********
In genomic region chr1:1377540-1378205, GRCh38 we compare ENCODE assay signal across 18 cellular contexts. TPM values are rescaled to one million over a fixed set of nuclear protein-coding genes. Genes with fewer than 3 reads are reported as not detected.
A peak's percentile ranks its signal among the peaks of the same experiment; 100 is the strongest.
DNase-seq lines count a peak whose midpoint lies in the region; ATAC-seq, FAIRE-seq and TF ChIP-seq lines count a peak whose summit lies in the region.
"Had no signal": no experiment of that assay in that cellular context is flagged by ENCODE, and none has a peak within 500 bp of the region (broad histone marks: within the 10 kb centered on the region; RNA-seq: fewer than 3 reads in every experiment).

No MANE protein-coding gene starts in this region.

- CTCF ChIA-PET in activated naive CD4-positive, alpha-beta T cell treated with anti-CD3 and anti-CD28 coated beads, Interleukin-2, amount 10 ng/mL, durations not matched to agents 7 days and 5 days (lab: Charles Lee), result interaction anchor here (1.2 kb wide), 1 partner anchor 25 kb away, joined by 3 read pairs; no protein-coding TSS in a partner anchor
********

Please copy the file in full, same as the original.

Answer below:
In genomic region chr1:1377540-1378205, GRCh38 we compare ENCODE assay signal across 18 cellular contexts. TPM values are rescaled to one million over a fixed set of nuclear protein-coding genes. Genes with fewer than 3 reads are reported as not detected.
A peak's percentile ranks its signal among the peaks of the same experiment; 100 is the strongest.
DNase-seq lines count a peak whose midpoint lies in the region; ATAC-seq, FAIRE-seq and TF ChIP-seq lines count a peak whose summit lies in the region.
"Had no signal": no experiment of that assay in that cellular context is flagged by ENCODE, and none has a peak within 500 bp of the region (broad histone marks: within the 10 kb centered on the region; RNA-seq: fewer than 3 reads in every experiment).

No MANE protein-coding gene starts in this region.

- CTCF ChIA-PET in activated naive CD4-positive, alpha-beta T cell treated with anti-CD3 and anti-CD28 coated beads, Interleukin-2, amount 10 ng/mL, durations not matched to agents 7 days and 5 days (lab: Charles Lee), result interaction anchor here (1.2 kb wide), 1 partner anchor 25 kb away, joined by 3 read pairs; no protein-coding TSS in a partner anchor